Trap-Neuter-Vaccinate-Return (TNVR) and Living With Community Cats

Seminole County Animal Services works with partnering agencies and non-proft groups to support the TNVR program in Seminole County. These organizations operate the TNVR program in an effort to control the cat populations throughout the community.

Common Questions about Community Cats and TNVR

What is TNVR?

Trap-Neuter-Vaccinate-Return (TNVR) is a method of attempting to manage feral, community cat populations. TNVR programs are permitted in Seminole County and are provided in partnership with non-profit organizations. TNVR involves humanely trapping community cats, spaying females and neutering males, vaccinating, eartipping (the universal symbol of a sterilized feral cat), and then returning the cats to their original outdoor homes. All efforts are made to return community cats to the non-profit that provides the TNVR. Community cats are exempt from licensing requirements as they have no known legal owners.

What is a Community Cat?

A community cat is any free-roaming cat that is cared for by one or more community cat caregivers in the area, and are ear-tipped to indicate the cat is sterilized and vaccinated against rabies at least one time.

What is a Community Cat Caregiver?

A community cat caregiver is a person who provides care to a community cat in the form of food, water, shelter, and veterinary care, while not being considered the owner, custodian, harborer, possessor, or keeper of that community cat.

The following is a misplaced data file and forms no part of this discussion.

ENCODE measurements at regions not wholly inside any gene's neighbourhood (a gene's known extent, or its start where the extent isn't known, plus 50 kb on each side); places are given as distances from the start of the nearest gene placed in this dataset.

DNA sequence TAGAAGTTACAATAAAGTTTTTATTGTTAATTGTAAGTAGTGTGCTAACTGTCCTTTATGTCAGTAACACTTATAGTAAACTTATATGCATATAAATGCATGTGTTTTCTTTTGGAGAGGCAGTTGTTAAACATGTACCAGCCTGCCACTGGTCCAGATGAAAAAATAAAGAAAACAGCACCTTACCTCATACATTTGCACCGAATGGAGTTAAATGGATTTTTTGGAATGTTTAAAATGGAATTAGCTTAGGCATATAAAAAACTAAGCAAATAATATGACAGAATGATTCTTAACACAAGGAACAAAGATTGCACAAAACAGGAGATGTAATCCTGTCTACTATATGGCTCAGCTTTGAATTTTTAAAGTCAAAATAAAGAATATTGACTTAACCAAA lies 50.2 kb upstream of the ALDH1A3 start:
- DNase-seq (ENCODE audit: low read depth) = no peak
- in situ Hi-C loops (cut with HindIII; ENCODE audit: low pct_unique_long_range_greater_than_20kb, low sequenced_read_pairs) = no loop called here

Can my Domestic, Pet Cat be a Community Cat if it has a Tipped Ear?

No, domestic cats are not community cats, as they are owned cats that belong to you. This means your cat must be contained on your property.

How do I Know if a Cat is a Community Cat?

Community cats are usually recognized by a “tipped” ear. This means someone has had the cat spayed/neutered, vaccinated and then returned back to its colony.

Can I Still Trap Cats on my Property?

Yes, but please note that if the cat is eligible to be a community cat, it may be returned to the area in which it was trapped. Studies have shown that even if you trap the cats in your community and remove them from the area, new cats will eventually move in and take over the territory. By trapping, spaying/neutering, vaccinating and returning the cats, the reproduction cycle is stopped, and new cats are prevented from moving into the area.

Why are the Cats not Brought to Animal Services to be Adopted?

Unfortunately, most community cats are not adoptable due to their natural instincts for living without human contact. Most community cats are fearful of humans, thereby making them unsuitable candidates for adoption.

What if the Cat is Damaging Property?

A cat that is classified as a community cat or a non-community cat, that is found to have damaged, harmed, destroyed property, or injured a person or animal without provocation, will be permanently removed from the area in which the property damage or incident occurred. The cat won’t be eligible for release as a free-roaming cat.

These incidents must be documented with proof of damage by the cat and a sworn, notarized statement submitted to Animal Services.

Community Cat Resources

Interested in becoming a community cat caregiver? Here are a few places that may be able to help.

Spay N Save

988 N Ronald Reagan Blvd.
Longwood, FL 32750

Pet Alliance of Greater Orlando

2800 E County Home Rd
Sanford, FL 32773

Seminole County TNVR


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